County dedicates Silver Spring hall to honor Buffalo Soldiers

County Executive Ike Leggett speaks in front of the Buffalo Soldiers flag. Photo by Mike Diegel.

A number of county officials, led by County Executive Ike Leggett (D) and Council President Hans Riemer (D-At Large), last night dedicated The Buffalo Soldiers Great Hall in the Silver Spring Civic Building.

The hall recognizes the Buffalo Soldiers, a segregated unit of African-Americans in the U.S. Army created by Congress after the Civil War. The group was given the nickname by Native Americans during the Indian Wars of the 19th century.

Buffalo Soldiers later went on to fight in World War I and II, as well as the Korean War. The last units were disbanded in 1951 following the Army’s integration.

About two dozen veterans were among the standing-room-only crowd in the building’s atrium, including Capt. Joseph Hairston (Ret.), a Buffalo Soldier who served in the Second World War. He and the other veterans were recognized with an ovation during the ceremony.

Riemer spoke about the educational opportunities, especially for young people, the hall would represent, reminding visitors “that these are heroes who fought in wars for freedoms they didn’t even have access to themselves [but] nevertheless, dedicated themselves to the community as a whole. It’s an important story.

“The story of who serves in the military is not always told fully, and the service in the military is a major part of the story of black people in this country,” he continued, “so dedicating this hall in this way is just tremendous recognition, and what an important time to do it.”

Also honored and recognized in a county joint proclamation was the late James Harden Daugherty, a long-time Silver Spring resident who served in World War II with the Buffalo Soldiers in the 92nd Infantry Division.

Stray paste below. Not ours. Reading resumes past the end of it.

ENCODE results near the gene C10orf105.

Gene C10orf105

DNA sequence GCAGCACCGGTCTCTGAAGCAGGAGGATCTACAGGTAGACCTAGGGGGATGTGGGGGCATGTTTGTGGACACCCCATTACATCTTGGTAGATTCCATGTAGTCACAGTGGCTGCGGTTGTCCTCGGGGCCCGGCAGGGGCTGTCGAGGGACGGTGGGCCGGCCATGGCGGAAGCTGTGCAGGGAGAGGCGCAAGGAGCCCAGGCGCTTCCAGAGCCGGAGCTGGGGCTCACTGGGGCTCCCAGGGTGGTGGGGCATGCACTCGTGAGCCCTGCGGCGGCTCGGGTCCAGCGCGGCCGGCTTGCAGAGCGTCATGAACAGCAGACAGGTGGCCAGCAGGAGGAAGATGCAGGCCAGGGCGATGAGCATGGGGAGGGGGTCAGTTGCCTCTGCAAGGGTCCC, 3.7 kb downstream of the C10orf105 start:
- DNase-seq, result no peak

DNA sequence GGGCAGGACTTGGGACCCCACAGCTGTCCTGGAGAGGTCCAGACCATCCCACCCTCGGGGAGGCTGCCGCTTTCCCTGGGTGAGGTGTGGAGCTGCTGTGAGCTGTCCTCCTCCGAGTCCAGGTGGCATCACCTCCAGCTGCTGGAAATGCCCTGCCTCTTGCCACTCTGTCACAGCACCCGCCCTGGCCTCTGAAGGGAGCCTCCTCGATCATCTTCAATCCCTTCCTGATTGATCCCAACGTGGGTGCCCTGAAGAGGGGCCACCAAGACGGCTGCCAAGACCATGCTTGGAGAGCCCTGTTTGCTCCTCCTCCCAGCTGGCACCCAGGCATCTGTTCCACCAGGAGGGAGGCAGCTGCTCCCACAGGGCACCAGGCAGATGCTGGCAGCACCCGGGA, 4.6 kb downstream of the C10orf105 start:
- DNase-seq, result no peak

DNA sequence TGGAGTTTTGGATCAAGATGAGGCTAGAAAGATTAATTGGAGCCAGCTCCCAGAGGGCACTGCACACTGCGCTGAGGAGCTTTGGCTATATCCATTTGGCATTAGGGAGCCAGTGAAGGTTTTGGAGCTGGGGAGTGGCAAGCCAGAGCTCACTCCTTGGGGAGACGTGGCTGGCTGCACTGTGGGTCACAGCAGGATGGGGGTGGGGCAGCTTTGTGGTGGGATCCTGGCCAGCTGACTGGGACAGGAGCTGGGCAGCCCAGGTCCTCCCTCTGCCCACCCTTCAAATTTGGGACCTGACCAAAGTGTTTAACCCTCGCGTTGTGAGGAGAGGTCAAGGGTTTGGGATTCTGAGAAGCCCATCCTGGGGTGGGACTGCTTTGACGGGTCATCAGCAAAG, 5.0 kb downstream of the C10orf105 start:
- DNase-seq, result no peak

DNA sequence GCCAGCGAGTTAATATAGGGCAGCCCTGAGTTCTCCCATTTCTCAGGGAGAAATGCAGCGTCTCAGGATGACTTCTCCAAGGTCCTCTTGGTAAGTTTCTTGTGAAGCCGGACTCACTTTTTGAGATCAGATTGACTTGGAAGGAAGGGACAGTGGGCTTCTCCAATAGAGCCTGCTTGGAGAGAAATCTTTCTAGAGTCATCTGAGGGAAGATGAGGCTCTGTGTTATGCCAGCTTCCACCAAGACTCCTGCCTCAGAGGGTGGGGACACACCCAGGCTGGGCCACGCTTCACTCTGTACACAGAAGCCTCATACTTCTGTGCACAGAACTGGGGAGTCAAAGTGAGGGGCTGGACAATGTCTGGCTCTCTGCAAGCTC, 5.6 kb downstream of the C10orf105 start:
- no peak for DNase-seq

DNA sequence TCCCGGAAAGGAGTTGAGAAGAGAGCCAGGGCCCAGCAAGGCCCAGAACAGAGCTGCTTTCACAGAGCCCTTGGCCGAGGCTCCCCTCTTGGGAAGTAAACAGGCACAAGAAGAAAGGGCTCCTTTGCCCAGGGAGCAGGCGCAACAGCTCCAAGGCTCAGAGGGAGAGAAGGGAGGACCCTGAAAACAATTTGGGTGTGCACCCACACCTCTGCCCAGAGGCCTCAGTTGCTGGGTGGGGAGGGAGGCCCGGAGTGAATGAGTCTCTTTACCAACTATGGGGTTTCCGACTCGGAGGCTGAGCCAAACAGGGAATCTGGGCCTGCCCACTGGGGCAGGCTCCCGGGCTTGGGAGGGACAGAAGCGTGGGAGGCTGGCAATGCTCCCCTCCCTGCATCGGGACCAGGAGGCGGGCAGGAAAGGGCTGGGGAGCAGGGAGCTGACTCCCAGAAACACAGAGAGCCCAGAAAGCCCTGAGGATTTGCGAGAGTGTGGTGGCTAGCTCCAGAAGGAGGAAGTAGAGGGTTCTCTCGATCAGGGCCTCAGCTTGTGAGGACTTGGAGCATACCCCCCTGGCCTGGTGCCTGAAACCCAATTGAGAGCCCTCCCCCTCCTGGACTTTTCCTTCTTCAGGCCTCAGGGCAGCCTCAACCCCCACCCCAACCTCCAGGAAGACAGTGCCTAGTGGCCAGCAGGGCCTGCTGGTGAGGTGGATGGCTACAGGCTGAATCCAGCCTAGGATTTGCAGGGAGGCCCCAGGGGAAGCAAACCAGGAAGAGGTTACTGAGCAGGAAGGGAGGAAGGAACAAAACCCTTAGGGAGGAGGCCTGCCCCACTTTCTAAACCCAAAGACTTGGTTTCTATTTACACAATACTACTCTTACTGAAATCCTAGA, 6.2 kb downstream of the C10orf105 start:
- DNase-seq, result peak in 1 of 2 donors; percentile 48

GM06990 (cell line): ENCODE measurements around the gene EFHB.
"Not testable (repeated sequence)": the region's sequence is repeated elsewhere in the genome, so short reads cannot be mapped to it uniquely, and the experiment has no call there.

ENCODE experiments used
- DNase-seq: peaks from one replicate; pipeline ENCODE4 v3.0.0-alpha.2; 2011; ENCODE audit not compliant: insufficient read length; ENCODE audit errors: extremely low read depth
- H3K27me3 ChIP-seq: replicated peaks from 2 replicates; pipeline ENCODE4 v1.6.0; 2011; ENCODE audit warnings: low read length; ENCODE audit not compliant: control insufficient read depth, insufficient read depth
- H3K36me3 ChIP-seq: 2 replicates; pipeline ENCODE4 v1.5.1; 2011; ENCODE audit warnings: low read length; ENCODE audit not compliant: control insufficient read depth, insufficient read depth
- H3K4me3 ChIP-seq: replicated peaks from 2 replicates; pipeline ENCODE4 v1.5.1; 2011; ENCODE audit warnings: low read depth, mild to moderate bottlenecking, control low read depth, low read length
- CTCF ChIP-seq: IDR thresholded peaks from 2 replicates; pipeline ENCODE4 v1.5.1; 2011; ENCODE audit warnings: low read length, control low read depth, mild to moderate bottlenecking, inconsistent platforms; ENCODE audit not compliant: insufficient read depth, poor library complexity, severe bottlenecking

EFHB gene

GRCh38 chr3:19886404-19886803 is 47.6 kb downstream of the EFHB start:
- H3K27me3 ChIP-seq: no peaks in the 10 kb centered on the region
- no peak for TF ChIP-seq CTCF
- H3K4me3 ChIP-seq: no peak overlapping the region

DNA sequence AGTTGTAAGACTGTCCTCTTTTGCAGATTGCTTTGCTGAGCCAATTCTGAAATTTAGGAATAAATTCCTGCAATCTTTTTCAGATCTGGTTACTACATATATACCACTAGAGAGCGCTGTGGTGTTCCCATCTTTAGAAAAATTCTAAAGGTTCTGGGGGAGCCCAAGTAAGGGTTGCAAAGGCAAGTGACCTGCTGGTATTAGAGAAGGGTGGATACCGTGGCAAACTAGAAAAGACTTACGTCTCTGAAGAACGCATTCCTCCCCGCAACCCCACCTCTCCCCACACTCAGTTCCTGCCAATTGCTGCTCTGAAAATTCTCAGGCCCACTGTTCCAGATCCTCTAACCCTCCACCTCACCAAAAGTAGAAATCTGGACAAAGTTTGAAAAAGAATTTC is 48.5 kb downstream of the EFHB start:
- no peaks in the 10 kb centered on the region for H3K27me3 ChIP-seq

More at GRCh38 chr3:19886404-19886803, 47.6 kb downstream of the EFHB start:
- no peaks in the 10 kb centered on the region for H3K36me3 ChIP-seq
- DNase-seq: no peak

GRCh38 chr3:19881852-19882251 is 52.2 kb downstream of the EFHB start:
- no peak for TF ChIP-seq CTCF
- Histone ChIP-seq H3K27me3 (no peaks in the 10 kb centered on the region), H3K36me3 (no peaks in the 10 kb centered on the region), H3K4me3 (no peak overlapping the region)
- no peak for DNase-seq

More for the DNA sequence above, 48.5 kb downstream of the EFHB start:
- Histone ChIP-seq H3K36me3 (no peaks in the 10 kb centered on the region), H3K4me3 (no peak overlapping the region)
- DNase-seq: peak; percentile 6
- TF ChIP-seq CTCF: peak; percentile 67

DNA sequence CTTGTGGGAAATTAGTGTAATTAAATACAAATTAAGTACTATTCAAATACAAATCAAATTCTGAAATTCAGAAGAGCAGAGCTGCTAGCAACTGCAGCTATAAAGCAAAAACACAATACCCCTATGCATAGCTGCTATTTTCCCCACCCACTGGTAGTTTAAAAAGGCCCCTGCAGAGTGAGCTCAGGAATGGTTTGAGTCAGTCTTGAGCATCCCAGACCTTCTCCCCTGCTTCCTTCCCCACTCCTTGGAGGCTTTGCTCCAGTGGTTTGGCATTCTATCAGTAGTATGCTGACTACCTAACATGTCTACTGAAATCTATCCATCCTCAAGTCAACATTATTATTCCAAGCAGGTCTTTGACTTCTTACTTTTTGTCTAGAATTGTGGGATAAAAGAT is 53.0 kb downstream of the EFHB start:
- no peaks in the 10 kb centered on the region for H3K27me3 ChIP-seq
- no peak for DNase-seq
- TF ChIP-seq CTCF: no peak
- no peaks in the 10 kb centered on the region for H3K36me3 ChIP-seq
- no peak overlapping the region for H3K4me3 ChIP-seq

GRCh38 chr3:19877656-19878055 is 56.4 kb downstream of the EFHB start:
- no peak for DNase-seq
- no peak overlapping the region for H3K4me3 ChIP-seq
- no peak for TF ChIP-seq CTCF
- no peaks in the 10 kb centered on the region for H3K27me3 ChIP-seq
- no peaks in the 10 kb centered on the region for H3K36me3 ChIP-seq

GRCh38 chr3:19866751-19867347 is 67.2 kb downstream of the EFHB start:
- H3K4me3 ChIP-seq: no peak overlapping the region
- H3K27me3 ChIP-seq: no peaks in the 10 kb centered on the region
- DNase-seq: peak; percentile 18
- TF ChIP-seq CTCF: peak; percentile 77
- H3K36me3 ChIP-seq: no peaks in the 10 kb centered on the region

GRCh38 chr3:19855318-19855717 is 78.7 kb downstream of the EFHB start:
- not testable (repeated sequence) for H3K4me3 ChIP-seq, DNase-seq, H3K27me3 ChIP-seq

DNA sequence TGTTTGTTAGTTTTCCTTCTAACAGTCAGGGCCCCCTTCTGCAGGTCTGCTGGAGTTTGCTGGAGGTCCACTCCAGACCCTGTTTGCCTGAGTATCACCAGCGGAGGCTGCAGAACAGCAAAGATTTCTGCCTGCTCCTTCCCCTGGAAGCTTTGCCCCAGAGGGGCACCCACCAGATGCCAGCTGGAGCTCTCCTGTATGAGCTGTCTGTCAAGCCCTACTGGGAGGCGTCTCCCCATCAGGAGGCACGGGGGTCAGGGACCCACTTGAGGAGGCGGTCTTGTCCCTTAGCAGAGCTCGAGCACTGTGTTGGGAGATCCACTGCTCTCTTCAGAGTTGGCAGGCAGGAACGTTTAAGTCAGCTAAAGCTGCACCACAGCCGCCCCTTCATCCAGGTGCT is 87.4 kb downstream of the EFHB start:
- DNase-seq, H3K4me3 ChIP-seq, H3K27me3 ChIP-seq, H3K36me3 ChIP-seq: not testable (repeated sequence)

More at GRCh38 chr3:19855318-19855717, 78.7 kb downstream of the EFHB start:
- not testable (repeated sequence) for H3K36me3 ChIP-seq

The division was a segregated combat unit when many African-Americans who served were relegated to support roles such as cooks. During his service in northern Italy, Daugherty was awarded a Bronze Star and a Combat Infantryman Badge for his actions.

After the war, Daugherty graduated from Howard University with the help of the G.I Bill, went on to an administrative career with the U.S. Public Health Service and was the first African-American elected to the county’s school board.

Daugherty began writing his story in 1947 and eventually self-published “The Buffalo Saga: A Story from World War Two U.S. Army 92nd Infantry Division known as the Buffalopians” in February 2009. A copy of his book and other memorabilia are on display in the civic building. Members of his family, including his wife Dorothy and son Derek, were present for the ceremony.

State Senator Will Smith (D-District 20), an intelligence officer in the U. S. Naval Reserve, spoke how he learned from Daugherty’s book about the history African-American military service going back to the Revolutionary War, including the Buffalo Soldiers.

“Without the work of men like [Daugherty],” Smith said, “someone in my generation would never have an opportunity to go on and serve in the military.”

Leggett, also a veteran, gave credit to Smith for spearheading the drive to recognize the Buffalo Soldiers with the dedication of the hall.

“It is an honor to dedicate this Great Hall at the Silver Spring Civic Building after the Buffalo Soldiers as we pay tribute to their important contributions to our nation and recognize the difficulties they faced in service when they returned home,” Leggett said.

“As you walk through the Buffalo Soldiers Great Hall,” Leggett said, “remember their fight for freedom abroad even when they were denied freedom here at home.”

Signs have been mounted over the four main entrances to the hall. Photo by Mike Diegel.

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